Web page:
Did Nigerian telecom companies illegally construct telecom towers and masts around the country?
The Nigerian Civil Aviation Authority (NCAA) has issued scathing warning informing Glo and other Nigerian telecom companies to take down their spectrum masts immediately. The aviation regulatory body says the masts were constructed illegally.
According to a press release on its website, the NCAA says the spectrum towers were constructed without proper Aviation Height Clearance (AHC) to certify them. The NCAA identifies that there are over 7,000 telecom towers in existence without AHC clearance; that’s more than 20% of the 40,000 cell towers in the country.
As a result, NCAA has issued a 30-day notice to telcos to bring down affected spectrum towers or they will be forcefully demolished.
This threat is quite powerful because it could lead to a temporary disruption of telecom services in some parts of the country.
This news may lead many Nigerians wondering whether the NCAA has any authority to dabble into the affairs of the telecom industry in such manner.
Globally, telecom spectrums, by virtue of their heights, are more than just land objects. Their heights make them an important factor that impact on how airplanes work and the routes they follow in any country’s airspace.
As such, in many countries, it is a requirement that telecom tower construction meets aviation industry requirements and also obtain clearance from not just telecom regulators, but aviation industry regulators.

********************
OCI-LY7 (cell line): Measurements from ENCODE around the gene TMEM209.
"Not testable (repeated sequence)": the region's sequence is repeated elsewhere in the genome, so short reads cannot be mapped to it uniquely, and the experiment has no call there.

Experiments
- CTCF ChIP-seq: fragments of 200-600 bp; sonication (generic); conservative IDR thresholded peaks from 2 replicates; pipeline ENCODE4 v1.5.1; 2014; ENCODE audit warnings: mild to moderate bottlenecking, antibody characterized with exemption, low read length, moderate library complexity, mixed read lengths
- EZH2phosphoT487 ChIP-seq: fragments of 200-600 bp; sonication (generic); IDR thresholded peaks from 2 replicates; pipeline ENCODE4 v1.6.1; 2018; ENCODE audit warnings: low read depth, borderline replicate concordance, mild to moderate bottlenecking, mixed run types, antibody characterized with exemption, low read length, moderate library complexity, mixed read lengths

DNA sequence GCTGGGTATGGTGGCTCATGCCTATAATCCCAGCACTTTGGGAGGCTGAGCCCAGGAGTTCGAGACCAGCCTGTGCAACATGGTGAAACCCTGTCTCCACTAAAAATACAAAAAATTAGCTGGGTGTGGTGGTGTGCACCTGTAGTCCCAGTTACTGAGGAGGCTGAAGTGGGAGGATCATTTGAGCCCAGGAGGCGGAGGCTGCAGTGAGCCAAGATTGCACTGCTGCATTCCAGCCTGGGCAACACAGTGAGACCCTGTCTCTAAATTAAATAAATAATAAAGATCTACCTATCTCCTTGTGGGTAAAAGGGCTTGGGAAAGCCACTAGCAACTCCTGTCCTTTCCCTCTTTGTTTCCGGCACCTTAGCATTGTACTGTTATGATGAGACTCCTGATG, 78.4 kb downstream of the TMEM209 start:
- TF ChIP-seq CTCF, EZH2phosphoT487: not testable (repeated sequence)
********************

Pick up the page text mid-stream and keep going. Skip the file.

Additionally, in Nigeria, the Civil Aviation Act of 2006 empowers the NCAA to prohibit or regulate the installation of any structure which by virtue of its height or position is considered to endanger the safety of air navigation.
Furthermore, the regulatory code of the NCAA is that no one, person or organisation, shall put up a structure (permanent or temporary) within the navigable airspace of Nigeria unless such a person or organisation is a holder of Aviation Height Clearance Certificate granted under the regulation.
Now therefore, according to the NCAA, Glo and a few other telecom operators have failed to meet this regulatory standard for 7,000 telecom towers.
Telecommunications providers have implicitly demonstrated considerable compliance by duly obtaining the requisite height clearance from the authority except for these few defaulters.
Yet, the NCAA emphasises that letters have been sent and meetings have been held with erring telcos before now. In the absence of compliance, it is willing to use all powers available to it to remove the structures.
The aviation body won’t move swiftly though. According to its press release, the NCAA will move against these facilities if it receives no response from the erring telcos. We’re still awaiting the response of implicated telecom companies.
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